Time Out says
Peking duck is one of the great argument-starters of the food world. In Sydney the argument usually begins and ends with Golden Century. As with pizza, burgers, Vietnamese beef noodle soup and drug dealers who deliver, everyone thinks they have the inside scoop on the top dog in town, and yet everyone's ears prick up at the mere whisper of a new contender. The restaurant's duck is a pretty far cry from the real Beijing deal, it must be said, but it's still probably the best in town. Or at least it was till Golden Moon opened a restaurant in Chinatown.
The Moon has two other branches (or phases, if you will), one in Parramatta and another in Beverly Hills, but this one, rest assured, is the full Moon. Being huge, decorated gaudily with equal parts red, gold and dragons, and playing host to a full wall of fish tanks, this new 300-seater ticks all the classic Cantonese boxes. The menu is clearly written not for the feckless round-eye community, but for serious Chinese diners. You can get your honey prawns and sweet-and-sour fish, but the bulk of the carte is taken up with the likes of the simmering soups (there's mature duck with Chinese caterpillar fungus and the medicinal-sounding pig's lung with Chinese almonds and honeysuckle, but also the less challenging spare-ribs with chestnuts) and the page of charcuterie and marinated things (the barbecue and roast-pork standards right through to thousand-year-old egg with beancurd and pickled ginger).
It's pretty clear that they're working the same market as nearby Chinatown landmark Golden Century. They even offer, in a similar vein, a lunch and late-night menu (available from 10pm to 4am daily) of congees and single-plate dishes of rice and things steamed in bamboo tubes. The congee is in the style of Teochew, which means it might be lighter and thinner than the more usual Cantonese rice porridge served in Sydney, and most of the toppings are seafood, blingy lobster and coral trout, or more earthy oyster and frog. The bamboo tubes are worth investigating, too, whether it's the beef brisket and dried bean curd, or the homey salty fish with meltingly tender eggplant and pork mince.
Naturally, for somewhere so heavy on the live-seafood, the bound menu is complemented by a laser-printed list of the day's catch - pipis, morwong, coral trout, parrot fish, silver perch and mountains upon mountains of crab, including the lesser-seen spanner crab - all waiting to meet their maker, whether with ginger and spring onion, salt and pepper, Singapore-style, blackbean, XO sauce, steamed with garlic or even, in the case of the lobster, with "cheese butter".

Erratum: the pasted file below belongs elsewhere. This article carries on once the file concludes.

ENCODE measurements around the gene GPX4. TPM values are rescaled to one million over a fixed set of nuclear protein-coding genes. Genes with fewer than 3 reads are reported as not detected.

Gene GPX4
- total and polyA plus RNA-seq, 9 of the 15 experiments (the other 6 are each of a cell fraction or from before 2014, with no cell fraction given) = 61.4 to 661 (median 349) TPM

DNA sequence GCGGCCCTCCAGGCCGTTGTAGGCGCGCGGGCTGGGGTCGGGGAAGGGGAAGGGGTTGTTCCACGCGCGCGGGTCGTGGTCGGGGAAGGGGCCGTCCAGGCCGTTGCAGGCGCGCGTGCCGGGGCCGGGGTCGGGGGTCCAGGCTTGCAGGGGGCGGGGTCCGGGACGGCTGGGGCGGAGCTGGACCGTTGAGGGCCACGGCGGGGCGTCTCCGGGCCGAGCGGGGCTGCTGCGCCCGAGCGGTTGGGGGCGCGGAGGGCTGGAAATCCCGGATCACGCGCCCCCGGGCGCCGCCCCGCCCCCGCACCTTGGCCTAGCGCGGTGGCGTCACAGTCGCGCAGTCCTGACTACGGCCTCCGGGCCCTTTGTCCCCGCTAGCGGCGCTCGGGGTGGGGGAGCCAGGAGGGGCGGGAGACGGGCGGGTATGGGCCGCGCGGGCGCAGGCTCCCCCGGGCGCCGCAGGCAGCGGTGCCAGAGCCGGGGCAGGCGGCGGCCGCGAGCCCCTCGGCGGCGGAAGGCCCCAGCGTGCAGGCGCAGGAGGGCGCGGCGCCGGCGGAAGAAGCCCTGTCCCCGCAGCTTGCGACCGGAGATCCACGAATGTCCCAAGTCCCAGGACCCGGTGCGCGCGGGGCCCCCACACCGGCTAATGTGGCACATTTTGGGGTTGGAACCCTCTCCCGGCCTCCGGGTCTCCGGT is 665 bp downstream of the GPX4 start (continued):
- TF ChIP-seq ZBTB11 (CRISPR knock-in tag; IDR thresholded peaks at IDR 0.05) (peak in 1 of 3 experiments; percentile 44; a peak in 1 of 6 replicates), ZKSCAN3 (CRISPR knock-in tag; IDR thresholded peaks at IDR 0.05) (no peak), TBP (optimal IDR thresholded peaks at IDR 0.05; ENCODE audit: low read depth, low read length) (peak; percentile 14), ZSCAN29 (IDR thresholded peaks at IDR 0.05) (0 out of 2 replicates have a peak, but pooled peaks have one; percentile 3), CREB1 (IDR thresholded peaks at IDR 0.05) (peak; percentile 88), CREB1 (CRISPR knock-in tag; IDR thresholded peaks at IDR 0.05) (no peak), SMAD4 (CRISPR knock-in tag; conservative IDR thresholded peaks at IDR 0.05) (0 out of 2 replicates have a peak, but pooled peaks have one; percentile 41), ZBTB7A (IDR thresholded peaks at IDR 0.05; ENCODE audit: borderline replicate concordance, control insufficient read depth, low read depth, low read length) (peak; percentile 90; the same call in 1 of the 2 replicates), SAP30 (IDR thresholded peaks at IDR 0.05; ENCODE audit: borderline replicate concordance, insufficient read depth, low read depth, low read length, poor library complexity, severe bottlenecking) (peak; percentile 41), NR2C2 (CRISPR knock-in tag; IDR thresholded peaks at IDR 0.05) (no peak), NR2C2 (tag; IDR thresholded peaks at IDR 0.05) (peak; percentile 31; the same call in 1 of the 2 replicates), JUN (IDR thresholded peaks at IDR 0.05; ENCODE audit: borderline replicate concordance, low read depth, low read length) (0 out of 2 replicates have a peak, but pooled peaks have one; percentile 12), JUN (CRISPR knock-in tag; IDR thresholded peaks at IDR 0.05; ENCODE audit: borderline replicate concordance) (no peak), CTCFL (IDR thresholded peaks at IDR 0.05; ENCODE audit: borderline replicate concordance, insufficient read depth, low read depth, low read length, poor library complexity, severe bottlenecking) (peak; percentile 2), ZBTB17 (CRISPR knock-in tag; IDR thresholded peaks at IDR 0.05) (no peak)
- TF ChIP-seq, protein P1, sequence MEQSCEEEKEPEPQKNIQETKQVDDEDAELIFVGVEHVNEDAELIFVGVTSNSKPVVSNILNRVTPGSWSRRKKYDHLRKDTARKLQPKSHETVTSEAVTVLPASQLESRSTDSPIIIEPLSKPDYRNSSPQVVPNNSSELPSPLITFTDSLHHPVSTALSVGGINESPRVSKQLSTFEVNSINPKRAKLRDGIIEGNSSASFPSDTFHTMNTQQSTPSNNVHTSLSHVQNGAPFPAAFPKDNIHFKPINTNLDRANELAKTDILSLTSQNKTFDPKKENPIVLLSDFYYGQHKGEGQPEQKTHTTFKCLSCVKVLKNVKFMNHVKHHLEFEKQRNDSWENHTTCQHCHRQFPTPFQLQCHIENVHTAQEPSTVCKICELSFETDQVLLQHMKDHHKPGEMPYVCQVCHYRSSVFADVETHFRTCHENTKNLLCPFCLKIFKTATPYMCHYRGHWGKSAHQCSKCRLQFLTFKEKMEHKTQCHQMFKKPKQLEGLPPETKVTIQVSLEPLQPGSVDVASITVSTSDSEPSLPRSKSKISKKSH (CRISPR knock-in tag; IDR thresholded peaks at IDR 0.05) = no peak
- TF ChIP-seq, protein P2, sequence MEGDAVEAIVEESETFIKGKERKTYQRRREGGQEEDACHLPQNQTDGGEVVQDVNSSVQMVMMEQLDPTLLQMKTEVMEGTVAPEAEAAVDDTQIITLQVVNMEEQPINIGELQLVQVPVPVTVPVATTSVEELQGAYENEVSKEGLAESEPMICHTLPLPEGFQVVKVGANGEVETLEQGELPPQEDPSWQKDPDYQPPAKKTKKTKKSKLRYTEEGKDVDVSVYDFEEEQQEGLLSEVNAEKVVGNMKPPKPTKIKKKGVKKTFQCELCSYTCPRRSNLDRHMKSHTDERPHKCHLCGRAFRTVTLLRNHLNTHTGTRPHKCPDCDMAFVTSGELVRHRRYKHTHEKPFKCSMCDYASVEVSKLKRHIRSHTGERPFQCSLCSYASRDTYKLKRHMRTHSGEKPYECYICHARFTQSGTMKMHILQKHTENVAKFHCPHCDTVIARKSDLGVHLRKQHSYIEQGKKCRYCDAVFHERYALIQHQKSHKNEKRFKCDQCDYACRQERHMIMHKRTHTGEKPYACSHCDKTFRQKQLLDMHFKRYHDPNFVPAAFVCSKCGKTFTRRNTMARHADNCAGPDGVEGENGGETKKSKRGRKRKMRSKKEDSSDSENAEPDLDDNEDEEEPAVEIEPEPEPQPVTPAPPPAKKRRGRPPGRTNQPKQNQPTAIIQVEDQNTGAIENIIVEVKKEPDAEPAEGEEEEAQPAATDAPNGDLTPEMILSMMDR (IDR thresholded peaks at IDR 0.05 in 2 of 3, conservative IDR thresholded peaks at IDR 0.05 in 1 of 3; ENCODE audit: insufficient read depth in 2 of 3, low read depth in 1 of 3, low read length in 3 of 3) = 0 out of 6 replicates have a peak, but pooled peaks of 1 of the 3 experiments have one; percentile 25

But it's the brick ovens, visible behind glass in the back by the kitchen, that it's all about. As far as we know, Golden Moon is the only restaurant which roasts its ducks over wood. (The menu claims fruitwood, as per the custom in Beijing, but the waiter we pegged said they also use eucalypts, depending on supply.) The oven also gives its smoky tang to full-blood wagyu beef, lamb cutlets, "aluminium foil-wrapped king prawns", baby abalone and pork chin, whatever that is, but it's really all about the duck.
The fact that the first course comes out already sliced rather than carved tableside doesn't bode well, but as soon as you pick up the pancakes, steamy and supple, things look up. The skin has been cut to give a mix of nothing but crisp skin and piece of skin with juicy meat attached - you take a pancake, smear it with a little sweet bean sauce (tit's similar to hoisin and here, too sweet, we'd say), add batons of spring onion and cucumber, then some duck and fold the lot and eat it by hand: bliss. In Beijing you'd also be offered some sugar to dip the meat in, something that doesn't seem to have caught on Down Under. The second course sees the remaining duck meat shredded, stir-fried and served in neatly trimmed iceberg lettuce cups as san choi bao. If you opt for the third course, you'd get the classic duck soup made from the bones of your bird. It's brimming with straw mushrooms, preserved egg and silken tofu, the very definition of soothing.
So is it the best duck in town? Maybe. It's still a got a way to go before it's as good as it could be - the skin could be that much crisper, the meat that much more tender - but it's an impressive showing, and reason enough alone in itself to pay the restaurant a visit. Service is fairly brusque and not really seriously geared to serve an English-speaking or wine-drinking clientele (the wine list offers a strong motivation to BYO), but there's no question that we'll be back, to see how the duck's coming along, to dig further through the menu, to try the goose liver paste, the crisp-skinned chicken and the deep-fried pigeon. Not to mention the wood-roasted pig chin. Jim Lee